New Relic (NYSE: NEWR), a software-as-a-service (SaaS) company that focuses on application-performance management, reported its fiscal first-quarter 2020 results on Tuesday. On the surface, the headline numbers continue to look great. Revenue grew 30%, to $141 million, while adjusted earnings per share (EPS) expanded 26%, to $0.19. Both of these figures exceeded the high end of management's guidance range.
However, the company's dollar-based net expansion rate (DBNE), which measures existing customer spending from period to period, dropped to just 109%. That represents a significant slowdown from the 131% that was reported last quarter.Deferred revenue dropped 6% sequentially, which suggests that customer demand wasn't as robust as investors are used to seeing.
New Relic fiscal Q1 results: The raw numbers
GAAP net income
Non-GAAP net income
Data source: New Relic. GAAP = generally accepted accounting principles. Non-GAAP = adjusted. EPS = earnings per share.
What happened with New Relic this quarter?
- Adjusted gross margin declined slightly, to 85%.
- Customer accounts that exceed $100,000 in annual revenue grew 18%, to 881.
- The DBNE rate of 109% represented a 900-basis-point drop when compared to the year-ago period and a 1,200-basis-point drop sequentially.
- Deferred revenue was $255 million, which was up 40% year over year but down 6% sequentially.
- Non-GAAP EPS of $0.19 was significantly higher than guidance. Management said that it experienced lower-than-expected head count, commission, and bonus expenses during the quarter.
- Free cash flow was $18.9 million.
- Cash balance at quarter-end was $769 million.
Image source: Getty Images.
What management had to say
CEO and founder Lew Cirne stated that new-product launches are having an impact on the company's ability to execute:
We launched New Relic One, released monitoring for AWS Lambda, and finalized operating model enhancements to product and sales organizations during the first quarter. Navigating these changes proved challenging and impacted our Q1 results.
On the conference call with Wall Street, Cirne added some color to the weak DBNE and stressed that the recent strategic changes will lead to long-term growth:
We did not execute well enough to meet quarterly sales and headcount targets. This resulted in a lower-than-expected deferred revenue balance and net dollar base expansion rate. We are not pleased with these results. But we do believe they are an anomaly, limited to the first half of the fiscal year and largely the consequence of our moving aggressively to complete go-to-market and product-related organizational transitions. At the same time, this was compounded by the release of a new product and user interface platform against the backdrop of a seasonally soft quarter. Longer-term, we anticipate the benefits of these initiatives which will align our operations to a common powerful platform, New Relic One.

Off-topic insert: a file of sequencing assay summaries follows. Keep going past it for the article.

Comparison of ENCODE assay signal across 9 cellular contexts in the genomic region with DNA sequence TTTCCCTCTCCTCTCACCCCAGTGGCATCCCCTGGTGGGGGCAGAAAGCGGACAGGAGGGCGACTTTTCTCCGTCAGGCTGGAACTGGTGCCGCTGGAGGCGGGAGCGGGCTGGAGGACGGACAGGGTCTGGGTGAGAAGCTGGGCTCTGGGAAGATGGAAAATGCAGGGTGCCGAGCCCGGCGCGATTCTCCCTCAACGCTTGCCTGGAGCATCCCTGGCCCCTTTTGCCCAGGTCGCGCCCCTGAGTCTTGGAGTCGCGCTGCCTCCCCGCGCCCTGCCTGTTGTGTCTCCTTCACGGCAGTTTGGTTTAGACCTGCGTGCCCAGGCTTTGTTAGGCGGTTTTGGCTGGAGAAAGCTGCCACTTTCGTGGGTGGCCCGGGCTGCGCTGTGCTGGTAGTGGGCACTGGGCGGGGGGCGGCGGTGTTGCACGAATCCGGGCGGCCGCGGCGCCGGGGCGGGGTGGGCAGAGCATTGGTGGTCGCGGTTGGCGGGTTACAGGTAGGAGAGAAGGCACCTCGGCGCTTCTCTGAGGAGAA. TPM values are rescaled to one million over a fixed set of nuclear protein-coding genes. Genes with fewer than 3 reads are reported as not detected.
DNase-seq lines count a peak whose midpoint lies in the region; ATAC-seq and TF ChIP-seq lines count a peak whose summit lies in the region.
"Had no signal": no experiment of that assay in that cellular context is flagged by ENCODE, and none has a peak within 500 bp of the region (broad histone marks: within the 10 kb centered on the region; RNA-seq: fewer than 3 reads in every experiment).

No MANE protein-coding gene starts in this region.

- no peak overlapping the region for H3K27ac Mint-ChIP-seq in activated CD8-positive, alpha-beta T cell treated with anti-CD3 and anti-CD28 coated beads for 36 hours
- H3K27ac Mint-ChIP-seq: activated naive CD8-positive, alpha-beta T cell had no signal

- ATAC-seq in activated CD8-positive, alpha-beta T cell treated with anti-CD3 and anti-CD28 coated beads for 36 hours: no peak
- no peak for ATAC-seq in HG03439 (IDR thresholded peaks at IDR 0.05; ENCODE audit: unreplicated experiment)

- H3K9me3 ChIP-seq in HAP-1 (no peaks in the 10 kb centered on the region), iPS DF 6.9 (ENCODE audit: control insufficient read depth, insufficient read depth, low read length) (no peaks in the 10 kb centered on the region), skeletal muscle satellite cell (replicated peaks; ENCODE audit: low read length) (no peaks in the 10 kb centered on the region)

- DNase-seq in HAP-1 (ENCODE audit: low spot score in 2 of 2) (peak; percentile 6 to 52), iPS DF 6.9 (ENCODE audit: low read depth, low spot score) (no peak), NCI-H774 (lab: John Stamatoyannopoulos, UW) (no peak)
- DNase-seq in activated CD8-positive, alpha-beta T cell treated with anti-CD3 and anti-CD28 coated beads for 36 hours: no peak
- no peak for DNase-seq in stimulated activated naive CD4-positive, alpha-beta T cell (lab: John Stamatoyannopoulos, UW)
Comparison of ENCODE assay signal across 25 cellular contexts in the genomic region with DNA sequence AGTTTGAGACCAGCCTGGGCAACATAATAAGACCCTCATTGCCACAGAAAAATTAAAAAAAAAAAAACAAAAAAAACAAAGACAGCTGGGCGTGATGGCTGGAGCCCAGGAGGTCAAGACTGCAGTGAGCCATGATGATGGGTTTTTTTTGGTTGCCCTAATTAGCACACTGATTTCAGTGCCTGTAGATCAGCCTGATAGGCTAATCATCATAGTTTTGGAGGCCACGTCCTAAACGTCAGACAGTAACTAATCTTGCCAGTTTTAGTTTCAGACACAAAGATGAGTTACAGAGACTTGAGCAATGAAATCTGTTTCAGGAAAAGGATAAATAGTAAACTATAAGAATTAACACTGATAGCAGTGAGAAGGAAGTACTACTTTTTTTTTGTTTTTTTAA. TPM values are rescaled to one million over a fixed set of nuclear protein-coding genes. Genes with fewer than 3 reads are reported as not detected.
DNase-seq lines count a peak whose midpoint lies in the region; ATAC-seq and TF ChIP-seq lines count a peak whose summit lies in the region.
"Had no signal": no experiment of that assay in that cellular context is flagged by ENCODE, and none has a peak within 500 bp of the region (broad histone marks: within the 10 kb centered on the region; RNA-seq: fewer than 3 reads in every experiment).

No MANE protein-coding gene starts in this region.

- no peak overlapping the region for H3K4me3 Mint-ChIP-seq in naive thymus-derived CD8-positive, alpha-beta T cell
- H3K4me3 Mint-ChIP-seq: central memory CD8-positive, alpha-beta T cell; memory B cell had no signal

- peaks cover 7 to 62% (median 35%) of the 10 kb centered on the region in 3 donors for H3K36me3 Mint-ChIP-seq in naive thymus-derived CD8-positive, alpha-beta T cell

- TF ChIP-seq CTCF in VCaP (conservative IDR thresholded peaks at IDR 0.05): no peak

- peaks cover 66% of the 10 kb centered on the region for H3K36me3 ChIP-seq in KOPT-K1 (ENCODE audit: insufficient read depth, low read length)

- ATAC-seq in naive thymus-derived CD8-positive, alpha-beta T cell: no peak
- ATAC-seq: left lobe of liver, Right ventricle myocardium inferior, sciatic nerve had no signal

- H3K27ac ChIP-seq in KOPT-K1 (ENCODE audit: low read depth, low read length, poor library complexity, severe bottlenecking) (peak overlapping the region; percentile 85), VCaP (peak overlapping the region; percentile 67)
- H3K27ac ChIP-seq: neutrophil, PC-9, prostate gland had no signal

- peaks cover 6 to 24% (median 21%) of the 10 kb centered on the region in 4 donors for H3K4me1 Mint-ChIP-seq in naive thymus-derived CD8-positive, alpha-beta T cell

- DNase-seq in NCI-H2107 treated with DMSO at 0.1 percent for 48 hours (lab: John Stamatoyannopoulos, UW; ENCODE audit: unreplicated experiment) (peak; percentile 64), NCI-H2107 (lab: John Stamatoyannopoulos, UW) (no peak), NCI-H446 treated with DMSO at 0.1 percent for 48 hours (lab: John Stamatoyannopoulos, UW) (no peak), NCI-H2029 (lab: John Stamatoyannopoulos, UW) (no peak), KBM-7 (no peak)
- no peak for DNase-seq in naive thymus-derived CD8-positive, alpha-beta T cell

CFO Mark Sachleben stated that the first-quarter's DBNE will be the "low point for the fiscal year" and he expects a sequential improvement in the upcoming quarter. However, the number is still expected to decline year over year.
Here's the guidance that's being shared with investors for the current quarter:
|Metric||2nd Quarter 2020 Guidance Range||Implied Change |
|Revenue||$143 million to $145 million||25%|
|Non-GAAP operating income||$5 million to $6 million||(43%)|
|Non-GAAP EPS||$0.14 to $0.16||(25%)|
YOY = year-over-year. Data source: New Relic.
For context, Wall Street was expecting $145.9 million in revenue and $0.12 in non-GAAP EPS in the quarter.
Management also took the opportunity to tweak some its guidance for the full fiscal year:
- Revenue is still expected to land between $600 million and $607 million. This represents growth of about 26% at the midpoint.
- Non-GAAP operating income is still expected to be in the range of $20 million to $25 million. This represents a change of negative 25% at the midpoint.
- Non-GAAP EPS is now projected to land between $0.55 and $0.63. This is a slight increase from its prior range of $0.54 to $0.62.
- Cash from operations is expected to land between $100 million and $110 million, which is a drop from its prior range of $115 million to $125 million.
- Free cash flow is expected to land between $40 million and $50 million, which is down from its prior range of $55 million to $65 million.
New Relic's stock dropped nearly 29% on Wednesday. The significant drop is most likely attributable to the big drop in its DBNE, mixed guidance, and management's admission that it's experiencing execution challenges.
Management did their best to stress that the situation will get better in the second half of fiscal 2020, but they've clearly got some work to do before they can regain Wall Street's trust.
This article was originally published on Fool.com